While it seems important to some students to have the teacher be an authority on the subject matter (read as some students want to be able to tell everyone that “the teacher said so, it’s true!”), I’ve always found that it’s more important to know where to get answers instead of having them all. Knowing where to get the answer models good research skills as well as saving the trouble of having to tell that one hyper-inquisitive student in your class that you just don’t know the answer for the fifth time.
Another thought I’ve always held is giving students a connection to the real world. Apparently someone else was having these same two thoughts when they created this rather helpful (and highly cool) website – Ask an Expert. At first the site seems geared towards elementary aged students, what with the image of Professor McFleurg and all, but after clicking on the Expert Categories you’ll find that the site’s author has coordinated the efforts of several dozen real professionals ranging from Aerospace Engineers to Master Chefs. While many of the categories already have past questions and answers posted (to save time for the working professionals that have volunteered their time) almost all of the experts have their own web sites that you can peruse. There are also several experts in each area (I counted at least three Geologists) so if one doesn’t respond as quickly as you’d hope to e-mail, or if you’d like a second opinion, there are several people to contact. Having students use the Internet to communicate in an ethical and purposeful manner with professionals and others that enhance the learning experience hits upon so many standards and benchmarks I dare not list them here (not to mention a chance to use some really neat e-mail services geared specifically for students which I’ll write about later).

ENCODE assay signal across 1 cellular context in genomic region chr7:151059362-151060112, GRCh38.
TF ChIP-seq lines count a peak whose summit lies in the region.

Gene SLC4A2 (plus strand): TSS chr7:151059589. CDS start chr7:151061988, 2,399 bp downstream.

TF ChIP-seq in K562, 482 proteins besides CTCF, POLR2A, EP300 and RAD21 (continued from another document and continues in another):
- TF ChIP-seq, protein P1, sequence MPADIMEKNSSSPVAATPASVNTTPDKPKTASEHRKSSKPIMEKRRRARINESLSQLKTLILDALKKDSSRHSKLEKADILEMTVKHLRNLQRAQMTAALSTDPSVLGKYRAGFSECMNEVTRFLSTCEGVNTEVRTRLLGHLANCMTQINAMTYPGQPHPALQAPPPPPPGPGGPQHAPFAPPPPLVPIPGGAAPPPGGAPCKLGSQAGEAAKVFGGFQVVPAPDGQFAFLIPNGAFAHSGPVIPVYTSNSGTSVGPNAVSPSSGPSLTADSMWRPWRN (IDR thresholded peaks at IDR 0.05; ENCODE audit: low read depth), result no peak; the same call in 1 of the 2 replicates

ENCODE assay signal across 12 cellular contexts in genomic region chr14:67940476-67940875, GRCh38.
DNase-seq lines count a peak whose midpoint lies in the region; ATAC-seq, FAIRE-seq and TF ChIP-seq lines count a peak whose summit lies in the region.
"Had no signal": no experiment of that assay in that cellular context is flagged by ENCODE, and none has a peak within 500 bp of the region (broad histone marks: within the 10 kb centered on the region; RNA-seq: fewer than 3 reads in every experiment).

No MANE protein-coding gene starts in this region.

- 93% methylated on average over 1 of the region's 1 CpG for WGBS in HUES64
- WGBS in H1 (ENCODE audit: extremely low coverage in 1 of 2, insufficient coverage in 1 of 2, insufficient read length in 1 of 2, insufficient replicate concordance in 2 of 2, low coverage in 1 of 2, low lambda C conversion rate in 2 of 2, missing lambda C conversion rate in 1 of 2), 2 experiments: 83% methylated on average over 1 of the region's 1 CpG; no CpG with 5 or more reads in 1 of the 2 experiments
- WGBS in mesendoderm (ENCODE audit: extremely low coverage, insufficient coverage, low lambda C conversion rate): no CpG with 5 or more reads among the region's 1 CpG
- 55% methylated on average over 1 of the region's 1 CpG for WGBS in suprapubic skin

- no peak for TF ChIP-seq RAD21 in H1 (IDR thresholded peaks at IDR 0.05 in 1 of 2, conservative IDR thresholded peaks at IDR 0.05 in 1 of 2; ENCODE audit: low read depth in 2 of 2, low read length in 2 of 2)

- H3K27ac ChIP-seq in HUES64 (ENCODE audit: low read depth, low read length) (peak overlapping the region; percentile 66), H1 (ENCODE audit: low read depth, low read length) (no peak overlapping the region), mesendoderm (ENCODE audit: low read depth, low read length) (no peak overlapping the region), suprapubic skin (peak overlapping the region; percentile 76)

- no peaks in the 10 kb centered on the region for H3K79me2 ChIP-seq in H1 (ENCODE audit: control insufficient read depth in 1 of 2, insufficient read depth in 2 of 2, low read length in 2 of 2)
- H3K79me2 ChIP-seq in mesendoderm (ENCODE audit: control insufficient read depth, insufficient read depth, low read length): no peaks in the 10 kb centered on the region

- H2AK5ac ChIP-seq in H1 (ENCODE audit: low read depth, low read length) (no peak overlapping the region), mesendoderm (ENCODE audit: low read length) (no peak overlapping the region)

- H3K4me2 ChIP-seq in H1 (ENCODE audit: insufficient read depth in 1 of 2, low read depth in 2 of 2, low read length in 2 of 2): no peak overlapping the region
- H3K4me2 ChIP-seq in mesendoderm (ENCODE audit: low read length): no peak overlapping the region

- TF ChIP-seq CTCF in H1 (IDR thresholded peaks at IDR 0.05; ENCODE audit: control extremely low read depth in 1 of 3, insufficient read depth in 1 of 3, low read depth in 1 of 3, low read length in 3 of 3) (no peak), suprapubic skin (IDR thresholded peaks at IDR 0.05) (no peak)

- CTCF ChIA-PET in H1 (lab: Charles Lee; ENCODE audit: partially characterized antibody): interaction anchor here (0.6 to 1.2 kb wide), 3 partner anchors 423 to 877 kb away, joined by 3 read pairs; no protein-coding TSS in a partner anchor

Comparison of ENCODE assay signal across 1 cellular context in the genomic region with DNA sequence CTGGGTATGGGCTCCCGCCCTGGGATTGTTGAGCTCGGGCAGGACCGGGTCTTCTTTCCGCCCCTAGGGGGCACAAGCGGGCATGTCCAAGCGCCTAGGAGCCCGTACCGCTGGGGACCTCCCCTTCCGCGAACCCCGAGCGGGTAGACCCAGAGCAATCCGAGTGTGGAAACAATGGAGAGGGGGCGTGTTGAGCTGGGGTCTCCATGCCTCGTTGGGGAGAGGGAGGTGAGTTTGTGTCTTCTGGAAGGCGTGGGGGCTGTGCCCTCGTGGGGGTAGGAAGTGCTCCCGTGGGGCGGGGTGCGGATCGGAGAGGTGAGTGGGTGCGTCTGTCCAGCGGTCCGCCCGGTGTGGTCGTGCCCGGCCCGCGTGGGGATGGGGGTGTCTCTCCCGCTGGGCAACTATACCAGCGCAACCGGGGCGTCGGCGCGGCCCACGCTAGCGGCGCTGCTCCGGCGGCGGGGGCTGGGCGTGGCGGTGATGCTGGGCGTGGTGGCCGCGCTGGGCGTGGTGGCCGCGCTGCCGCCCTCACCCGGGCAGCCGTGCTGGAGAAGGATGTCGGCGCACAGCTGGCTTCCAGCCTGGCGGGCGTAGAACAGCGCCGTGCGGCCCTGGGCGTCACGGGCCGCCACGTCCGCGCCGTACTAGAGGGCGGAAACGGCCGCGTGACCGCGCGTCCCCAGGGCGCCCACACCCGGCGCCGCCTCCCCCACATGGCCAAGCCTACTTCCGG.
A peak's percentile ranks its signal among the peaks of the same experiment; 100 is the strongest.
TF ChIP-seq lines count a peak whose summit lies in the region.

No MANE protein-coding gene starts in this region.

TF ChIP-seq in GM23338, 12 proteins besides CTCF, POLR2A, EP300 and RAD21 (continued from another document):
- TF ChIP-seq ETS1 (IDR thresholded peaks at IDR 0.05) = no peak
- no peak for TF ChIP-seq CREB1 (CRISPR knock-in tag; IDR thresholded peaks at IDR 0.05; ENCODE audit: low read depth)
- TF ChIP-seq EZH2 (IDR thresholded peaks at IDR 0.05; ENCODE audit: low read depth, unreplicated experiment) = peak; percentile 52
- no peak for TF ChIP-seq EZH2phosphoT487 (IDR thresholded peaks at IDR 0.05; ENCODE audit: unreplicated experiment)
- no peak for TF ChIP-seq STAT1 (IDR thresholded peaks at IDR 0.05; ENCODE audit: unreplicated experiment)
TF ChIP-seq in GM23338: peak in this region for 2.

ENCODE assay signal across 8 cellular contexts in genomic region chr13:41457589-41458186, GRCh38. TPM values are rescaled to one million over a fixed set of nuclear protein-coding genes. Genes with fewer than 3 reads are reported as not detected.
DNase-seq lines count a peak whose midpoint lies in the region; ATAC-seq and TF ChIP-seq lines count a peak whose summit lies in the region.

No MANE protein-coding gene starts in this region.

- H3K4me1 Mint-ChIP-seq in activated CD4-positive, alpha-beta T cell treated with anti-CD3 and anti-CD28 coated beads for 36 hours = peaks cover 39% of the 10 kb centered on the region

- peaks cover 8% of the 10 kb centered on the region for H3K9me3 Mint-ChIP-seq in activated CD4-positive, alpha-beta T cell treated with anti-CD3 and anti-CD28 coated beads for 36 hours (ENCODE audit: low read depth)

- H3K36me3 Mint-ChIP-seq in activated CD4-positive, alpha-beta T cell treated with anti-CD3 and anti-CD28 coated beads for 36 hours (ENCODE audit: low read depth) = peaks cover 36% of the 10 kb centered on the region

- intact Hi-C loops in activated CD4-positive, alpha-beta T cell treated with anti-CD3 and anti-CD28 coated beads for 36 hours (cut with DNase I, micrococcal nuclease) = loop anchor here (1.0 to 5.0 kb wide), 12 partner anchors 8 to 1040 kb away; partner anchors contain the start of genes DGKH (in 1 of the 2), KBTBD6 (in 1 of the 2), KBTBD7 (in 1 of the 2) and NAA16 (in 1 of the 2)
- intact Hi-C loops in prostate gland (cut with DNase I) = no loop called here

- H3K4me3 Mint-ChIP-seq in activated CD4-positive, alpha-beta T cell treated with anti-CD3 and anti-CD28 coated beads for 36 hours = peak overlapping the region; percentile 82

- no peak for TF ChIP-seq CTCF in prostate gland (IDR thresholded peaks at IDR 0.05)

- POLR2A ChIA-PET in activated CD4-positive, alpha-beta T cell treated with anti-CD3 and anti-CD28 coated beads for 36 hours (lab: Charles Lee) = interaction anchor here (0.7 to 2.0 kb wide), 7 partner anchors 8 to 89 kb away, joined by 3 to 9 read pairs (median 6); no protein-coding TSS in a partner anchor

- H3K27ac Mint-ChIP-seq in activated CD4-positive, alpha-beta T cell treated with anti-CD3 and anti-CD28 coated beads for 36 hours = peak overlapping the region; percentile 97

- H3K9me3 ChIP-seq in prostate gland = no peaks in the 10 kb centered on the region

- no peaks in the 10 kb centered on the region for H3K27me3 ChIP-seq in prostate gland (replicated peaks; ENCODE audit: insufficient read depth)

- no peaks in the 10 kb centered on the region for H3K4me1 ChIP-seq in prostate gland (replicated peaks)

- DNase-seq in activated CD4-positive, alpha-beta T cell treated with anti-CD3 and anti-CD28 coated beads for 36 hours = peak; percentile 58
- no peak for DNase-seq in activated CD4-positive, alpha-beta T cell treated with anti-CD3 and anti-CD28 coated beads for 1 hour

So the next time your Honors Biology students have a question you can’t quite answer, harness the communication power of the Internet and tell them to go ask a Microbiologist.